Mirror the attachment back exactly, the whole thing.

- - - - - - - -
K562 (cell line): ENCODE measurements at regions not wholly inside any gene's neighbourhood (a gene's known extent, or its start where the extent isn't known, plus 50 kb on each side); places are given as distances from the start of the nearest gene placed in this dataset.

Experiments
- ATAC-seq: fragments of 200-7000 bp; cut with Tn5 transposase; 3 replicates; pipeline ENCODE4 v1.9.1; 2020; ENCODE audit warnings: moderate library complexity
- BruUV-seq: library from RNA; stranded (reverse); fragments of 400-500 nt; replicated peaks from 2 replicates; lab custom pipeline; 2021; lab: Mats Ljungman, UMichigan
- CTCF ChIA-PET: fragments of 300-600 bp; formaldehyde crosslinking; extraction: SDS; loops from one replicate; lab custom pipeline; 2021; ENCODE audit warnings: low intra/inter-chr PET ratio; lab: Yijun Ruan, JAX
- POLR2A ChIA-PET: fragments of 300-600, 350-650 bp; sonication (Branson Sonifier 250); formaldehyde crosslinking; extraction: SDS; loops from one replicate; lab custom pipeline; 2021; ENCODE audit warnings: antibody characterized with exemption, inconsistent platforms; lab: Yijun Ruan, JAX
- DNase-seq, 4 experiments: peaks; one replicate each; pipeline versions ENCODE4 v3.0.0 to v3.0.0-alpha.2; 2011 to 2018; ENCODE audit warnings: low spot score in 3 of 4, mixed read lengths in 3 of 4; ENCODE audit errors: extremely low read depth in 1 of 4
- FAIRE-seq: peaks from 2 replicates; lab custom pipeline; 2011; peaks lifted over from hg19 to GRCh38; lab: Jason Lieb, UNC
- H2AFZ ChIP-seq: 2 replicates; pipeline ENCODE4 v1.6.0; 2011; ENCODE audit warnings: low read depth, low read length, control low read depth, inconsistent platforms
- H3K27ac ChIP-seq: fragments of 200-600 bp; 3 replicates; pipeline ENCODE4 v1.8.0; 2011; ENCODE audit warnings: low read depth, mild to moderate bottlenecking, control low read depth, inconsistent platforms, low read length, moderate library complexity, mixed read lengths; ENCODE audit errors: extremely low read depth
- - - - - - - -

K562 (cell line): ENCODE measurements at regions not wholly inside any gene's neighbourhood (a gene's known extent, or its start where the extent isn't known, plus 50 kb on each side); places are given as distances from the start of the nearest gene placed in this dataset.

Experiments
- ATAC-seq: fragments of 200-7000 bp; cut with Tn5 transposase; 3 replicates; pipeline ENCODE4 v1.9.1; 2020; ENCODE audit warnings: moderate library complexity
- BruUV-seq: library from RNA; stranded (reverse); fragments of 400-500 nt; replicated peaks from 2 replicates; lab custom pipeline; 2021; lab: Mats Ljungman, UMichigan
- CTCF ChIA-PET: fragments of 300-600 bp; formaldehyde crosslinking; extraction: SDS; loops from one replicate; lab custom pipeline; 2021; ENCODE audit warnings: low intra/inter-chr PET ratio; lab: Yijun Ruan, JAX
- POLR2A ChIA-PET: fragments of 300-600, 350-650 bp; sonication (Branson Sonifier 250); formaldehyde crosslinking; extraction: SDS; loops from one replicate; lab custom pipeline; 2021; ENCODE audit warnings: antibody characterized with exemption, inconsistent platforms; lab: Yijun Ruan, JAX
- DNase-seq, 4 experiments: peaks; one replicate each; pipeline versions ENCODE4 v3.0.0 to v3.0.0-alpha.2; 2011 to 2018; ENCODE audit warnings: low spot score in 3 of 4, mixed read lengths in 3 of 4; ENCODE audit errors: extremely low read depth in 1 of 4
- FAIRE-seq: peaks from 2 replicates; lab custom pipeline; 2011; peaks lifted over from hg19 to GRCh38; lab: Jason Lieb, UNC
- H2AFZ ChIP-seq: 2 replicates; pipeline ENCODE4 v1.6.0; 2011; ENCODE audit warnings: low read depth, low read length, control low read depth, inconsistent platforms
- H3K27ac ChIP-seq: fragments of 200-600 bp; 3 replicates; pipeline ENCODE4 v1.8.0; 2011; ENCODE audit warnings: low read depth, mild to moderate bottlenecking, control low read depth, inconsistent platforms, low read length, moderate library complexity, mixed read lengths; ENCODE audit errors: extremely low read depth